With time off its hands, county can now seek sewer sponsors
By Michael Lewis
Today's lesson in public policy: be careful what you suggest — someone might actually be listening.
Just a year ago this column urged governments to raise cash by selling naming rights and sponsorships on anything they could think of. Take a lesson from Chicago, we suggested, which was seeking bids to rebrand the Chicago Skyway Toll Bridge. If companies would pay to name a toll road, we wrote, government here could sell off just about anything.
Well listen, folks, we were just having a bit of fun. Honest. We thought it was perfectly clear.
When we said the county could sell names on manhole covers, we weren't serious. When we proposed time-share sponsorships on electric signs naming public streets, it was in jest. We really didn't mean our comment to sell off the name of the airport, either.
Of course, it's a little late to clarify that now: both Miami-Dade County and the City of Miami are diving head first into the pool of sponsorship dollars. And they're dead serious.
First, Miami is seeking revenues by selling licenses for massive electronic murals along downtown streets.
Beyond that, the city, facing a $22 million revenue shortfall next year, voted tentatively last week to sell off names of regional park buildings and programs. On the final vote, the city plans to broaden the sale to include local parking buildings and programs.
The county commission, meanwhile, voted 12-0 this month to sell off the sponsorship of all time — all time at the airport, that is.
On a no-bid contract, commissioners turned over sponsorship rights to a master clock system at Miami International to a year-old, one-man company from Palm Beach County that's supposed to install 182 clocks throughout the airport's terminals, hire a firm to sell ads on the clocks and split the ad proceeds with the county after five years or when the company pays off the clocks, whichever comes first.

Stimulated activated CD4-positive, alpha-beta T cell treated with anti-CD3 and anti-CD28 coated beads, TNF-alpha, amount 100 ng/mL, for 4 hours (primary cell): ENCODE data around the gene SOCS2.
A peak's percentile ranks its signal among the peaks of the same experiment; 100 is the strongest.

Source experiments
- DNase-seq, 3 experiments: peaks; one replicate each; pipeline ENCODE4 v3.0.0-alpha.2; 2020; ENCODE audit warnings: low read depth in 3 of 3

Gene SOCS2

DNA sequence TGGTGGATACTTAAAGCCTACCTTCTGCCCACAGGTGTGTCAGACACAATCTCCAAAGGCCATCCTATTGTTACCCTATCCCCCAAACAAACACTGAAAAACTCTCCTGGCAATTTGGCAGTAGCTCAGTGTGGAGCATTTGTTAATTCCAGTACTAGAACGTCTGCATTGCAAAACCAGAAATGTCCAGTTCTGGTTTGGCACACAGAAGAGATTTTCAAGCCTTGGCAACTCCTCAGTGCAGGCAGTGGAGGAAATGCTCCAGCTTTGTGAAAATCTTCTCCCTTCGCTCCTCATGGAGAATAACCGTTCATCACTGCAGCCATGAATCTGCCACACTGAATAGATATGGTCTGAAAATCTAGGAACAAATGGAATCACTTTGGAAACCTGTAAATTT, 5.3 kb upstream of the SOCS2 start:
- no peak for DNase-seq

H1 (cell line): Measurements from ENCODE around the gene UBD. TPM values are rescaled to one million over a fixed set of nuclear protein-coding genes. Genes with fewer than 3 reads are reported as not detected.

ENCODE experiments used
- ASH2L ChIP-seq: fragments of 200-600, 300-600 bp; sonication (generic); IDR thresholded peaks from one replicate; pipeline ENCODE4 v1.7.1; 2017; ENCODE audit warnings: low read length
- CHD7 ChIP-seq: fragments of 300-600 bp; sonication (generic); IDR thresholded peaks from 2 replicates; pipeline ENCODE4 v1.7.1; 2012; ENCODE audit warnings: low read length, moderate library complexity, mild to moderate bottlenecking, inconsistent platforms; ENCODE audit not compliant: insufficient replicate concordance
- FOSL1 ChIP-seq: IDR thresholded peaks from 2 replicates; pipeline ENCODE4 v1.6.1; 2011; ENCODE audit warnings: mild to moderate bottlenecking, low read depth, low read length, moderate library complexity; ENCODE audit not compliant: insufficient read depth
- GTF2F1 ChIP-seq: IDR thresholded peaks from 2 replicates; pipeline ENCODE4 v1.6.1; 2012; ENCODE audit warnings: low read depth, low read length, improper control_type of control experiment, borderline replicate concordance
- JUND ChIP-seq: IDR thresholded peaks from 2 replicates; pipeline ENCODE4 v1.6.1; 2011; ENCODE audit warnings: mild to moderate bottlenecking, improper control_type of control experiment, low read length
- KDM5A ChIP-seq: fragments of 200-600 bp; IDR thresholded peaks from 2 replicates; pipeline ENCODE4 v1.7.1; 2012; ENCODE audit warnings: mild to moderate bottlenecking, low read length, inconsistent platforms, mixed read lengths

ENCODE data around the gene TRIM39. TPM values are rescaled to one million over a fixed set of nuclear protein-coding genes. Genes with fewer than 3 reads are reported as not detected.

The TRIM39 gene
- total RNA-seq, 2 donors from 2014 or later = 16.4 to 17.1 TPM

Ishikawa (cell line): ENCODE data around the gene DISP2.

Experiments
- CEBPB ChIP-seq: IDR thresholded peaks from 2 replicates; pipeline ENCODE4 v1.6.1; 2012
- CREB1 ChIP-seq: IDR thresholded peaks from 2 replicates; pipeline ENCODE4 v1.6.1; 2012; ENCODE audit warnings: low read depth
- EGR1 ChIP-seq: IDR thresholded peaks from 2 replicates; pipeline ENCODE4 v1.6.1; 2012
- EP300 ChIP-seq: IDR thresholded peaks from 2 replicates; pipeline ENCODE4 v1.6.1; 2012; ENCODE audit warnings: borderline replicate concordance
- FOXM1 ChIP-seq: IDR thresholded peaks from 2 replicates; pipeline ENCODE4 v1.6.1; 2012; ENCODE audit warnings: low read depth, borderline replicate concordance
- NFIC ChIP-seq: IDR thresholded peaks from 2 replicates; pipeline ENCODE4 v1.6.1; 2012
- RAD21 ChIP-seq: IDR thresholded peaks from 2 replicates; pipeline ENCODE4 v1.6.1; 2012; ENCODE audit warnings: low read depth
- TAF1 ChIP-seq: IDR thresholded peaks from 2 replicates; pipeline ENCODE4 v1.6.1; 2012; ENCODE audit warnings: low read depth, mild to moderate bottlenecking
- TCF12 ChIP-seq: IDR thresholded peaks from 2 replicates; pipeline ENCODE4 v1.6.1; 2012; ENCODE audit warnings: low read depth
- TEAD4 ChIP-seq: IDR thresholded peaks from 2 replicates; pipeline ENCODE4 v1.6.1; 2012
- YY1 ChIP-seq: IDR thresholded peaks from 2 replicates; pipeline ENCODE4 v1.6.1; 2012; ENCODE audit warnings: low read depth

Well, hand it to the county: it saves face by not having to install the clocks, a minute $1.9 million saving on an airport contract that has run billions over budget.
But though the no-bid contract seems carefully drafted to protect county interests — assuming that relying on a one-person affiliate of a Brazilian company that has no US airport contracts is wise — the clock deal does remind us of the pitfalls governments face when cutting for-profit partnerships.
The first is making sure funds exist to share. The county cut a deal for the AmericanAirlines Arena that provides payment to the county above a revenue level that has yet to be achieved — and is unlikely to ever be.
The county has never gotten a dime.
The same applies to the future Marlins baseball stadium, in which the county is to share proceeds if the team is sold — but payout levels decrease annually until the sale and disappear totally after five years. Again, the county is likely to collect exactly nothing.
The second concern is getting into a deal because it's "free."
Someone else is to install and maintain the clocks. That saves what the county estimates would cost it $1.9 million — though the contractor, GMüller LLC, says it will install those same clocks for $665,826, a third of the county's estimate. Will the county get top quality for airport users for a third the cost?
The value of "free" may not be full value.
Government paid more than $8 million to environmentally cleanse "free" land from Sears for a performing arts center. And Knight Ridder's "free" arts center land across Biscayne Boulevard cost millions in streets closed for the donor's benefit, plus a raft of bonus developmental rights for Knight Ridder to sell. Buying a better site elsewhere might have cost less than "free" land.
Likewise, the "free" Orange Bowl site for a Marlins stadium will cost government untold millions to move roads and utilities and then build new roads. What's free about that?
While one never wants to look a gift horse, or gift clock, in the face, why did the county ask 50 companies about a clocks sponsorship and only GMüller spoke up?
This process started four years ago. There was time to alter proposals to lure better-known firms.
Please note the "four years ago" phrase: that was well before our suggestion for time-share sponsorships. This is someone else's brainchild, not ours.
But at least the county is looking for payback from the clocks. That springs many steps forward from naming rights for the Marlins stadium, which the county plans to hand the team free and clear to sell for as many millions as it can get.
So even if the clocks deal winds down with no cash payout, the county is better off than with baseball. At least government will wind up with free time on its hands, 182 times over.
Who says there is no progress? Will manhole naming rights be next?